I had heard stories about how people who have disabilities often get treated, but I guess I didn’t realize how harsh it can be until I saw it through the eyes of my son.

Workplace Disability

My 21-year-old son was confined to a wheelchair for a while. He had a pretty great attitude about it, and that made it easier for the rest of us. Unfortunately, however, I got to witness how differently people treated him. It was as if he had lost his intelligence, his hearing and even – in a few cases — his state of being just by sitting in a chair.

Store clerks and waiters addressed their questions to me instead of to him. People pushed past and around him in lines as if he wasn’t there. What I have discovered since then is that what happened to Paul is not the exception, but the rule.

There are some definite right and wrong ways to treat someone with a disability and to make sure he or she is comfortable and able to be productive at the workplace. Here are three tips for workplace disability etiquette.

Tips for workplace disability etiquette

Communicate directly with the person

Don’t talk to people with a physical limitation as if they have mental limitations. Realize that person is just as sharp and just as qualified for the job as anyone else.

For some reason, there is a natural inclination to talk more loudly to someone who is in a wheelchair or to someone who is vision-impaired. Be aware of the inclination and don’t do it. Also, avoid standing over a person in a wheelchair whenever possible. Instead try to put yourself at that person’s level.  Do not lean on or touch the wheelchair or any other assistive device, however, as that can be seen as an invasion of personal space.

When speaking with a person with a disability, talk to the person, not to his or her companion. This rule applies whether the person has a mobility, a speech or a cognitive impairment. It even applies if the person has a hearing or sight impairment and uses an interpreter.

Be sensitive.

The goal of anyone in your workplace who has a disability is to function in the job just like anyone else. Your goal should be to get to know the person and to be sensitive of that person’s needs.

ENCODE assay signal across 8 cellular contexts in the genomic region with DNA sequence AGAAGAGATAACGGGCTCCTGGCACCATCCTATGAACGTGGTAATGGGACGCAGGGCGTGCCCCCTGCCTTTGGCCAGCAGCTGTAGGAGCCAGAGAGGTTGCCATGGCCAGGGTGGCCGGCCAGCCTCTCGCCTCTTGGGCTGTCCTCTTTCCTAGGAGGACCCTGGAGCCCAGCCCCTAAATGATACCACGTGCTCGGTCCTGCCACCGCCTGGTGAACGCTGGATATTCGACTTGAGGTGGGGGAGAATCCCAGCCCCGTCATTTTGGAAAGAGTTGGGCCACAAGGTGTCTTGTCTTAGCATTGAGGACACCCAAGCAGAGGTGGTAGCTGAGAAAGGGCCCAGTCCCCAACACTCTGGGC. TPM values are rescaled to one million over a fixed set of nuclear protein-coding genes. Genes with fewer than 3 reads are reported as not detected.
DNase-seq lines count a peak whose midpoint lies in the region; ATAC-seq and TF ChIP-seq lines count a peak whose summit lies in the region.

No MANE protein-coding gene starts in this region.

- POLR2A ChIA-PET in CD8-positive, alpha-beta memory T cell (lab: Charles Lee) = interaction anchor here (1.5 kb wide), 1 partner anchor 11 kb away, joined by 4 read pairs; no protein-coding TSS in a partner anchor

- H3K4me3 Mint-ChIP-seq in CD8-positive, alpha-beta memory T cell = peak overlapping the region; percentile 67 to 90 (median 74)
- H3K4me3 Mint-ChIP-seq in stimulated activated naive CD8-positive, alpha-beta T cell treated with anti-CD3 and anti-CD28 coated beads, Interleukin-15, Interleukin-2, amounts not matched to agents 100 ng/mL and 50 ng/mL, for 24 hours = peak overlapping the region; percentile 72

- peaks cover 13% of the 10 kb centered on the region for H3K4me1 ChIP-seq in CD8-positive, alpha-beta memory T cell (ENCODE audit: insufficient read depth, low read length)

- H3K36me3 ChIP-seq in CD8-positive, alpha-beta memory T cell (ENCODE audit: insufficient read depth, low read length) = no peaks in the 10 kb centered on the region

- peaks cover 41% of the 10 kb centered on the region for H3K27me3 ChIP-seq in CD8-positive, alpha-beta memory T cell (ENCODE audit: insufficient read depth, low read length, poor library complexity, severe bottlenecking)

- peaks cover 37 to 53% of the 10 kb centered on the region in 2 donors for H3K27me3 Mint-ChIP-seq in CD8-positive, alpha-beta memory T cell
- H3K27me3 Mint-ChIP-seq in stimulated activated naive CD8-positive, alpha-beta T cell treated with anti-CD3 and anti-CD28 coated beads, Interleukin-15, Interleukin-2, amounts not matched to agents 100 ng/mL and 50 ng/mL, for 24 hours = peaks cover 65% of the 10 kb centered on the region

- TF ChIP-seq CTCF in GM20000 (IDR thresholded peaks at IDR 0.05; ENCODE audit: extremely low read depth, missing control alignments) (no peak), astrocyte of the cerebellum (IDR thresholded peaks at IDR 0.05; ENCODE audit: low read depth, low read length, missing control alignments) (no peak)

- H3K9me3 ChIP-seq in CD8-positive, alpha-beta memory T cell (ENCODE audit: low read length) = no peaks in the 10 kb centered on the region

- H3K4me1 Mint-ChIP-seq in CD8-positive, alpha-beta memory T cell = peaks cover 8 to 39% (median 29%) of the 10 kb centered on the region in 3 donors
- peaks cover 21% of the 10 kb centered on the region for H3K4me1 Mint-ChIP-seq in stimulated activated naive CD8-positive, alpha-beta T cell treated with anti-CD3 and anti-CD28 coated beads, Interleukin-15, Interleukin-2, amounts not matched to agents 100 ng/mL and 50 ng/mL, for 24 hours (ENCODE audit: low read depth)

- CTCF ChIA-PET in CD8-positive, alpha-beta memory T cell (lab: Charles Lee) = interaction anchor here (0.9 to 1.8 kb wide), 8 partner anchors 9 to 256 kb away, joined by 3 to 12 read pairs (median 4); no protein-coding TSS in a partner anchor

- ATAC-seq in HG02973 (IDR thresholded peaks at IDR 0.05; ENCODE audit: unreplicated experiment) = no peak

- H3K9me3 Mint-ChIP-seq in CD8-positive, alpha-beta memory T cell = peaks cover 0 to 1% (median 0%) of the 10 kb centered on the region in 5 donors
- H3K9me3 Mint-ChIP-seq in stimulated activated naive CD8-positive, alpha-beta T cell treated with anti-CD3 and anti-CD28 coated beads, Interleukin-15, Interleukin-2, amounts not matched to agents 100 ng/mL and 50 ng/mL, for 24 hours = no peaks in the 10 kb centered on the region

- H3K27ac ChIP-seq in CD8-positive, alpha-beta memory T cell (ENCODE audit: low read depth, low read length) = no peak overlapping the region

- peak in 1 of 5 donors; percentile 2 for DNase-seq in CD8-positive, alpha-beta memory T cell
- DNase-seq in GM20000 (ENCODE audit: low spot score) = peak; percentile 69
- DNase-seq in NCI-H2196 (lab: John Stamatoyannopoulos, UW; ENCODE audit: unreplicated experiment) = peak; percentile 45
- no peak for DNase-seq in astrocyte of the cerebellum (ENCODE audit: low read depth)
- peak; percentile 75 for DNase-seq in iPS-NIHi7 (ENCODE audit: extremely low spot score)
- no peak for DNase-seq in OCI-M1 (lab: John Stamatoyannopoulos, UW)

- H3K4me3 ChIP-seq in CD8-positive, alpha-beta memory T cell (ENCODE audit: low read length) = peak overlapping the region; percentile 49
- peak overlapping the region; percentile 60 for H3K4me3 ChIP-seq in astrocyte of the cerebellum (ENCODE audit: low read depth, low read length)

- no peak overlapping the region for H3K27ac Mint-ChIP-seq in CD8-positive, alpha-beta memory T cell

Do not underestimate or pre-judge a disabled person’s abilities. Also be careful not to take away someone’s dignity by doing things for him that he can do for himself. As you get to know the co-worker, you will find out ways you can offer any assistance. The key word is to offer, not to assume, and don’t be offended if your offer is declined.

If the co-worker person has a speech impairment, don’t pretend to understand what she is saying when you don’t. Be assured she wants you to understand her. Explain you are having difficulty and ask her to repeat what she has just said. Listen carefully and then use the active listening skill of repeating back what you heard to make sure you understand.

If you are speaking to a blind person, identify yourself at the start of a conversation and announce when you are leaving the room. Don’t worry or do a facepalm when you use a common expression that refers to sight, such as “I see” or “See you later.” No one will be offended by that.

If your co-worker is hearing impaired and you want to get his attention, tap him lightly on the shoulder or arm. Then look directly at the person, and speak in your normal tone of voice in short, simple sentences. Even if your co-worker uses sign language with an interpreter, speak directly to your co-worker, not to his interpreter.

Many people with all kinds of disabilities use service dogs. It is very important that you do not touch or distract a working service animal. You can ask the owner if you can pet the dog when it is off duty.

Relax. Whether you are interviewing someone for a job or just going about day-to-day tasks, focus on the subject at hand and not on a disability. You’ll find that once you get to know your co-worker, his or her disability will become just part of who he or she is not the focus of who he or she is.

Joke around or be serious, but just remember to be yourself. If you have any questions about the person’s impairment and how it came to be part of his or her life, ask. You’ll find that people with disabilities are quite comfortable talking about their situation as long as the questions are asked in a respectful and courteous manner.

For more information, visit the National Organization on Disability’s website at nod.org.  NOD is a non-profit, private organization that works to increase job opportunities for the 79 percent of working age Americans with disabilities who are not employed.